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ally, etc, etc, the sort of shared, shared sort of i suppose devotion to republicanism in that sense, the sense of being a republic, that has been there from the start. i am not surprised at that. there were bridges to build, we know the first meeting didn't get off to a good start, with that rather odd hand sean dyche that —— shake that took place when they first met. france was opposed to the iraq war in the early 2000, that meant diplomatic relations were pretty bad between america and france for some year, they used to have some pretty choice epithets for french people here during those times and none of the warm words that the president is getting on the eve of bastille day, the french will celebrate that tomorrow. thank you. gary in washington. later we will get the perspective from paris. and we'll find out how this story — and many others — are covered
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in tomorrow's front pages at 10:40 this evening in the papers — our guestsjoining me tonight are michael booker, deputy editor of the daily express and jack blanchard, political editor at the daily mirror. the government has published its long awaited plans to pave the way for eu law to be transferred into british law. the government's called for all parties to work together to make it a success. but already labour is calling for significant changes, and the liberal democrats are warning they will make life "hell" for the government. 0ur political editor laura kuenssberg has this report — a warning that it contains some flashing images. has nothing changed? still doing the handshakes, rolling out the red carpet for royalty, spanish, this time. still embarking on the task of taking us out of the european union. no, everything has changed. for the first time today, the prime minister explaining her shock at the election. ifelt, um, i suppose, devastated, because, as i say, i knew the campaign wasn't going
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perfectly, but still, the messages i was getting from people i was speaking to, but also, the comments we were getting back from a lot of people, that were being passed on to me, were that we were going to get a better result than we did. devastated enough to shed a tear? well... yes, a little tear. yes. at that moment? yes, at that moment, yes. and then you have to brush yourself down. you have a responsibility, you are a human being, you have been through that experience. but i was there as leader of the party and prime minister. i had a responsibility then as we went through the night to determine what we were going to do the next morning. presentation of bill. it won't get any easier... today, the bill that will legally take us out of the european union arrived in parliament. broadly, the withdrawal bill cuts and pastes thousands of eu laws that govern so much right now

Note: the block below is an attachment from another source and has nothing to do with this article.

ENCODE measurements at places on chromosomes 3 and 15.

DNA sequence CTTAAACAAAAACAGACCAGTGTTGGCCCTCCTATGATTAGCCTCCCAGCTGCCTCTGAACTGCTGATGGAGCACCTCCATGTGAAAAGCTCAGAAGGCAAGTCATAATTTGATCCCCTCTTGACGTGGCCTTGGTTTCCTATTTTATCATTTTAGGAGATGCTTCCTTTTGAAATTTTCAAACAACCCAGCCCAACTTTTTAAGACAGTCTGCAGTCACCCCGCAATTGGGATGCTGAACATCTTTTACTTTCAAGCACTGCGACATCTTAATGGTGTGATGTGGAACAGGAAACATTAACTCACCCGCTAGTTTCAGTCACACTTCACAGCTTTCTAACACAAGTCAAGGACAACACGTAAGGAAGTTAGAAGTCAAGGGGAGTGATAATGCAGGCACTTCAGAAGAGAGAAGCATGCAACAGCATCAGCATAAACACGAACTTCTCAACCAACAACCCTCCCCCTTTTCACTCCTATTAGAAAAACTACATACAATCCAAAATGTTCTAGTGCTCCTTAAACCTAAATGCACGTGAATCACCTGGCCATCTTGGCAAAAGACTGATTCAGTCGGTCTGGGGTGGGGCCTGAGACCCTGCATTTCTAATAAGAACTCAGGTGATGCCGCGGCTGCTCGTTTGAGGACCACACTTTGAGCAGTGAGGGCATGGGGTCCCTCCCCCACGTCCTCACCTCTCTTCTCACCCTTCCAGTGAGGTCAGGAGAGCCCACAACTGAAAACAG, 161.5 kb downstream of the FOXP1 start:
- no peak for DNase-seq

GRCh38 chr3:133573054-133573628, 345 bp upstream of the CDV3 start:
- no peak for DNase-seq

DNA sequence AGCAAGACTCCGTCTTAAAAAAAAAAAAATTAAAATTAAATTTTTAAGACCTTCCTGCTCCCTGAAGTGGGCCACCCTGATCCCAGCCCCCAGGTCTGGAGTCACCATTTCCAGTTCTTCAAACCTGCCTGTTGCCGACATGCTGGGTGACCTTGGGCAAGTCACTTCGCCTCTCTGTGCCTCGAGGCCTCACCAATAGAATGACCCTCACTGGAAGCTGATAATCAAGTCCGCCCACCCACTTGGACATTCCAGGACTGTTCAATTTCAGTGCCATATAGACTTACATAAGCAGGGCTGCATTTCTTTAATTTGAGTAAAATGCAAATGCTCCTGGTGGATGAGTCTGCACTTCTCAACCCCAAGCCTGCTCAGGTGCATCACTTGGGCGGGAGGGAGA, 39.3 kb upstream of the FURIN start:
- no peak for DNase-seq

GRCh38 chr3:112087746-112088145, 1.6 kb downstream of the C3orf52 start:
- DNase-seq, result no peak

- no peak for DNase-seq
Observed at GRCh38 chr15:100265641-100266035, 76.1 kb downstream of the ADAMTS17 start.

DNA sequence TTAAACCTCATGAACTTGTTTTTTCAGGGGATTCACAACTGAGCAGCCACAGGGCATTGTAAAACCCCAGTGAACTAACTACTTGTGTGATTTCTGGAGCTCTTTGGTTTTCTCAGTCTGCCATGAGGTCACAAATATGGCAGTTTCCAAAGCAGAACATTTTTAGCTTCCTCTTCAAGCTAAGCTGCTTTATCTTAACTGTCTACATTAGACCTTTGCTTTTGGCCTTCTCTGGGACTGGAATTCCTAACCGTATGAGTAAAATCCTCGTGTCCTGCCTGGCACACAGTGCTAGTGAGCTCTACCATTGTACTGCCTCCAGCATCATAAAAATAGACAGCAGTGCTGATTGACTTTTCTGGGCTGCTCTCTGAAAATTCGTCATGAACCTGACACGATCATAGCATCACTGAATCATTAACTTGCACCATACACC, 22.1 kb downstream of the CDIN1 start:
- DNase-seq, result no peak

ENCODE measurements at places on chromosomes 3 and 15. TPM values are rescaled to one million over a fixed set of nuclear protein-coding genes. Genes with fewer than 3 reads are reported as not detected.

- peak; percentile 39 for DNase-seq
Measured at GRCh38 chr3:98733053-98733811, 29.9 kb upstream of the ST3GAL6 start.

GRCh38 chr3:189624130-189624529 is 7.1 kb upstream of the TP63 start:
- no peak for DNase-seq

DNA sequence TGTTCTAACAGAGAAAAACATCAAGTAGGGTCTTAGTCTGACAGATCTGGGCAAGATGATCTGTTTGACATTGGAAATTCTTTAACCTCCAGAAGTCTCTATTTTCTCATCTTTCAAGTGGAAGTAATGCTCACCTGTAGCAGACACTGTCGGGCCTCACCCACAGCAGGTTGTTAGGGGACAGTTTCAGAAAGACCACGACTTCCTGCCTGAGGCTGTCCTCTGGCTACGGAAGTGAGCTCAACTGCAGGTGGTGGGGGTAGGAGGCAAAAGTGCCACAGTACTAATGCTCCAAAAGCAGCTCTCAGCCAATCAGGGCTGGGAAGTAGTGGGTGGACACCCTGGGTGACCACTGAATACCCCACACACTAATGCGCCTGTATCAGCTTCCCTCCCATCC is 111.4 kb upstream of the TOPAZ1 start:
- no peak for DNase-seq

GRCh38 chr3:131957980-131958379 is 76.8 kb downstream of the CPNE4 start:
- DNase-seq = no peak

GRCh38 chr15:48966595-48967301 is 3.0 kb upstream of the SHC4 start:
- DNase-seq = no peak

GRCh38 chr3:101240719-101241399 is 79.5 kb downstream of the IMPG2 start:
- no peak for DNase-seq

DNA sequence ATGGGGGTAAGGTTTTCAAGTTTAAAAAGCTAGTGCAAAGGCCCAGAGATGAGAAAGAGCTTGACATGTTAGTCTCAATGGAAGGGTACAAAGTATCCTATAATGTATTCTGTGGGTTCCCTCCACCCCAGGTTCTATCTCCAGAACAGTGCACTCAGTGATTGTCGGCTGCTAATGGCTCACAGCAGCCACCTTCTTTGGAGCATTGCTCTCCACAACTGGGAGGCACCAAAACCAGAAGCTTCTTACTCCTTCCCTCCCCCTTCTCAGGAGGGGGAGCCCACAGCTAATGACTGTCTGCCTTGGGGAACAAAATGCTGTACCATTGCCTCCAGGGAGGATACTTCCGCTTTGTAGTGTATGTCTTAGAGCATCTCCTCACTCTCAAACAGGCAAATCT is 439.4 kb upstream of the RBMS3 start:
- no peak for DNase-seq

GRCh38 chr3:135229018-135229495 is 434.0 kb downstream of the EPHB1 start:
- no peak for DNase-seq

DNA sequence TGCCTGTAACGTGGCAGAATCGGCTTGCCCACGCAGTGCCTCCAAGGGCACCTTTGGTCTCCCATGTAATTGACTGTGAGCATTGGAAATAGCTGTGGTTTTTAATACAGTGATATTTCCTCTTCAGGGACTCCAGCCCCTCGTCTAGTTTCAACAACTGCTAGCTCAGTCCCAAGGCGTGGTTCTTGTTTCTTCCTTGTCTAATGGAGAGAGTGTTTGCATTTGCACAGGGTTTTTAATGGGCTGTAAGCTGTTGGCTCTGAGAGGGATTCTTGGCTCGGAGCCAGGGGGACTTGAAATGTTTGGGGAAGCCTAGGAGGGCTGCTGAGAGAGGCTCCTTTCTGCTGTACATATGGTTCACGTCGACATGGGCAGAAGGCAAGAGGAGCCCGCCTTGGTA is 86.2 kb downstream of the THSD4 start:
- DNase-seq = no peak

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into british law. as we leave, they won't apply. but with theresa may's shaky grip, mps will inevitably try to make big changes. i think there is a big understanding now amongst ministers, across—the—board, that there will need to be a bit of compromise, there will need to be inevitable changes. you think ministers have understood that but perhaps not yet theresa may. i think we will wait and see. the withdrawal bill is such a huge undertaking, it also gives ministers the power to change or strike out swathes of regulation without guaranteeing mps a say. this bill as it stands though would give ministers like you sweeping powers to change, get rid of bits and pieces of regulation that you don't like, without mps having a guaranteed vote and full debate. these are hardly massive changes, these are technical changes to make the law work. and it's up to the house of commons,
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if a statutory instrument is placed front of the house of commons, the house of commons decides whether it debates it and votes on it. but they are not guaranteed vote unless today you want to give them a guarantee... ? that is in the call of the house of commons, what it chooses to vote on and so on. it is notjust a ministerial signature, it is a statutory instrument, which can be debated and voted upon. morning all. labour is making its own way, asking for its own meetings in brussels, trying to get the eu's negotiator onside. a football shirt! man u? barnier, you are now playing for arsenal! although it may take more than an arsenal shirt to do that, but there is no way, as it stands, that labour will back the bill. we will make sure there is full parliamentary scrutiny, that has to be key to it, we have a parliament where the government does not have a majority and the country has voted in two ways,
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on leave and remain, obviously the majority voted to leave, we respect that. but they did not vote to lose jobs, they did not vote to have parliament ridden roughshod over. nor will the scottish government: nicola sturgeon with her own kodak nor will the scottish government. nicola sturgeon with her own kodak moment in brussels today. the scottish parliament cannot technically veto the plan, but it can refuse consent. as the bill stands now, in good conscience i could not recommend to the scottish parliament that it gives legislative consent. it takes powers away and undermines the very foundations of the devolution settlement that the parliament is built on. as whitehall begins this enormous process, ministers are all too well aware that there will be conflict ahead. the question, how they balance, compromise and hang onto their credibility. and what ends up on the statute books does notjust sit on the shelf, but shapes how ministers govern, how we live our lives. to get more on this story we can